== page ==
|Bid||253.70 x 800|
|Ask||253.72 x 900|
|Day's Range||252.88 - 254.67|
|52 Week Range||220.42 - 263.37|
|PE Ratio (TTM)||N/A|
|Expense Ratio (net)||0.04%|
E*TRADE Financial Corporation today announced it has surpassed 250 commission-free ETFs with the addition of 46 ETFs from six providers to its Commission-Free ETF Pr
Eden Hazard and Dries Mertens of Belgium put pressure on Armando Cooper of Panama during the 2018 FIFA World Cup Russia group G match between Belgium and Panama at Fisht Stadium on June 18, 2018 in Sochi, Russia. With the World Cup in full swing there are some important lessons for investors from this global soccer tournament. In the last World Cup, few expected Costa Rica to achieve much.
The markets responded negatively to the latest news of U.S. President Donald trump imposing a 25 percent tariff on up to $50 billion in Chinese goods by plunging over 200 points at the open. The measures by the Trump administration will affect Chinese goods "that contain industrially significant technologies" and that the action comes "in light of China's theft of intellectual property and technology and its other unfair trade practices," said Trump in a statement. In addition, Trump announced that the imposition of further tariffs could be on the horizon should China retaliate with tariffs of their own on American products, such as crops.
The United States Census Bureau releases a monthly report on retail sales in the United States. As per the notes on the bureau’s website, it conducts an advance monthly survey of retail trade and food services companies. According to the latest report, which was released on June 14, advance estimates of US retail (XRT) and food services sales for May were $502.0 billion, an increase of 0.8% from the revised April reading of $497.9 billion.
As expected, the Federal Reserve increased the interest rate by 25 basis points after its June meeting, which concluded on June 13. The committee increased the target range of the federal funds rate to 1.75%–2.00%, and the surprisingly hawkish tone of its statement was a far cry from the cautionary tone it struck in its previous policy statements. The decision to increase the US interest rate (AGG) was unanimous with an 8-0 vote.
Bonds can lose money, and having too much money in bonds can be a mistake. Owning bond funds isn't exactly the same as owning bonds.
There are clearly reasons to continue giving this bull market the benefit of doubt, but the risks are rising and that means a defensive approach is warranted. While we won’t rule out new bull market highs as the year progresses, one should be cautious in committing new or additional money to stocks, particularly over the near-term. Over the 58 years since 1960, the S&P 500 has averaged a gain of 6.8% for the winter period, while the summer average is only 1.0%.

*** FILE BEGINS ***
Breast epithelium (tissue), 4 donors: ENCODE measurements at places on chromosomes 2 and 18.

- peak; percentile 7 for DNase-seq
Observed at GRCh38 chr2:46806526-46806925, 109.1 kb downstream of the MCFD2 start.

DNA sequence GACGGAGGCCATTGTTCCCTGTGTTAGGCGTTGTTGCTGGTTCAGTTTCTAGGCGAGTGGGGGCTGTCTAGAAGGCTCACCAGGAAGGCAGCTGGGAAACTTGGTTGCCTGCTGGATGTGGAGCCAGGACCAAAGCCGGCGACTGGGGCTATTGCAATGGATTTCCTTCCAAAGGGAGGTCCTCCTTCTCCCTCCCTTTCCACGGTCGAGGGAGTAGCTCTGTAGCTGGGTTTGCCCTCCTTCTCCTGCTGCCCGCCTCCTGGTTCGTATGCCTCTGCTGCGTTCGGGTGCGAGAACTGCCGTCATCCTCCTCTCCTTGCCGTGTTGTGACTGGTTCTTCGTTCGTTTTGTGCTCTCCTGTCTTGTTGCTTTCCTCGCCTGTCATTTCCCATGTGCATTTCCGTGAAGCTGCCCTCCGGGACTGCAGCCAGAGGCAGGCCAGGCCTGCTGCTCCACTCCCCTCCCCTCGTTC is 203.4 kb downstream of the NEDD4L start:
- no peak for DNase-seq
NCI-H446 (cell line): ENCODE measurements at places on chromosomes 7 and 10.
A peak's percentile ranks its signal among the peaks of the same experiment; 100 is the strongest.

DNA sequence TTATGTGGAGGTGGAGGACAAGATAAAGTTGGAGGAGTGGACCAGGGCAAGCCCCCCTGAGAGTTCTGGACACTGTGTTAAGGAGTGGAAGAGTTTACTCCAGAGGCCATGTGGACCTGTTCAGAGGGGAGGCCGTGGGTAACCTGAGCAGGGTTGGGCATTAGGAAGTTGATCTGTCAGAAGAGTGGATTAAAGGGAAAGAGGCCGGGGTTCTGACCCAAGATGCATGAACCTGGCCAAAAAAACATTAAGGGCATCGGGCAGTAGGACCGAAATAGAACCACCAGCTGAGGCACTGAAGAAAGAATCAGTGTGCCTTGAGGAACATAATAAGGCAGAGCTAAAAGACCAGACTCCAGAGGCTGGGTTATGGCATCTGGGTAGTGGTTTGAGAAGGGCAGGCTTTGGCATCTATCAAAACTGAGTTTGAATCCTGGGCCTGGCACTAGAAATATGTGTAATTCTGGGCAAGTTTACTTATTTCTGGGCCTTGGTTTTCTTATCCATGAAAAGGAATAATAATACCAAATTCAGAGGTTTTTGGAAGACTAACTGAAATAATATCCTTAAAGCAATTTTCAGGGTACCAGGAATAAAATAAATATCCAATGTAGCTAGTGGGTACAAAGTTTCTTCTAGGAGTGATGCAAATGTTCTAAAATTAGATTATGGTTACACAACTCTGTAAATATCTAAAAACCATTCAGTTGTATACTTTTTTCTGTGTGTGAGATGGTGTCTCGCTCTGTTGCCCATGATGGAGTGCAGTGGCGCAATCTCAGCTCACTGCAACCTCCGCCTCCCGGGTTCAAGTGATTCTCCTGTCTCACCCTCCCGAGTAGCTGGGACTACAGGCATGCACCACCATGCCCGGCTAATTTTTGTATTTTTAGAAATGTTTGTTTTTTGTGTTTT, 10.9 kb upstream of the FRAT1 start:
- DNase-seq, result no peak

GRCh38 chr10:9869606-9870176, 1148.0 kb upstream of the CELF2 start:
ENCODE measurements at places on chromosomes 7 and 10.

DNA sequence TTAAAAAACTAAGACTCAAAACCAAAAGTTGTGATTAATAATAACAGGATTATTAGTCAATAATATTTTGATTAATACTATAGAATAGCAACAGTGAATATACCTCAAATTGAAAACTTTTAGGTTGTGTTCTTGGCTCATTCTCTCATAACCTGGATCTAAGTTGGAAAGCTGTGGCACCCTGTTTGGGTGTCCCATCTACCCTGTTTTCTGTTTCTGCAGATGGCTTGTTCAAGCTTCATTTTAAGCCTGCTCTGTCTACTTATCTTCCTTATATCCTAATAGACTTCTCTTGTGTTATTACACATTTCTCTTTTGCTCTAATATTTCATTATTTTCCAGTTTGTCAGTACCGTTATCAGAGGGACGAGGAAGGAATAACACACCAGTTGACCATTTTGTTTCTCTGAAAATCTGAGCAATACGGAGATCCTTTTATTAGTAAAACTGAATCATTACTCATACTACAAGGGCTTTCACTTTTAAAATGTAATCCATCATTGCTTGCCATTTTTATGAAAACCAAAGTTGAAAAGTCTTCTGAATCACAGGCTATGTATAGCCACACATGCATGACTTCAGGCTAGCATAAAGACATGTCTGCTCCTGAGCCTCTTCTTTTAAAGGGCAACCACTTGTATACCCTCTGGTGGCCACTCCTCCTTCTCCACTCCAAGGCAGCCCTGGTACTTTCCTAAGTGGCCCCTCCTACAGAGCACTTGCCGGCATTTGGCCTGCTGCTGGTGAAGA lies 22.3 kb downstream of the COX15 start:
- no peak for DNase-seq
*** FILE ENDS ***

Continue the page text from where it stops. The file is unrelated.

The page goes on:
For the week ending June 1, the S&P 500 Index closed at 2,734.62 and appreciated 0.49%. Among the S&P 500 sectors, the energy (XLE), IT (XLK), and real estate sectors drove the index higher, while the financial (XLF), telecom, and industrial sectors were a drag on the index in the previous week. The S&P 500 Index’s large speculators, including hedge funds, have reduced the number of net bullish positions to a ten-week low for the week ending June 1.
US markets (VOO) were surprisingly resilient for the week ending June 1 despite increased political uncertainty, Italy’s political drama, and renewed anxiety about trade tensions. US equity markets had a positive close in May. Tech and small caps leading the charge and this week’s price action will likely depend on how markets react to renewed trade tensions. Last week, the Trump Administration slapped tariffs on Europe, Canada, and China.
The Bureau of Economic Analysis (or BEA) released its second estimate for the first-quarter real GDP on May 30. The report indicated that all four major components had a positive contribution to GDP growth in the first quarter. The service sector (IYC) was the second-highest contributor to US economic growth.
The Conference Board website explains that the consumer confidence index (or CCI) is a barometer of the health of the US economy (VOO) from the perspective of the consumer. The consumer confidence survey compiles consumer perceptions of employment and business conditions and their expectations for the next six months. The latest report indicated that the consumer confidence index has increased to 128.0 in May as compared to a downward revised April reading of 125.6.
Last week (ended May 25), the S&P 500 appreciated by 0.31% and closed at 2,721.3, helped primarily by reduced odds of a fourth rate hike this year. The US-North Korea summit took a new turn when Donald Trump canceled the summit, leading to some risk-off trading. However, the losses were limited for the S&P 500.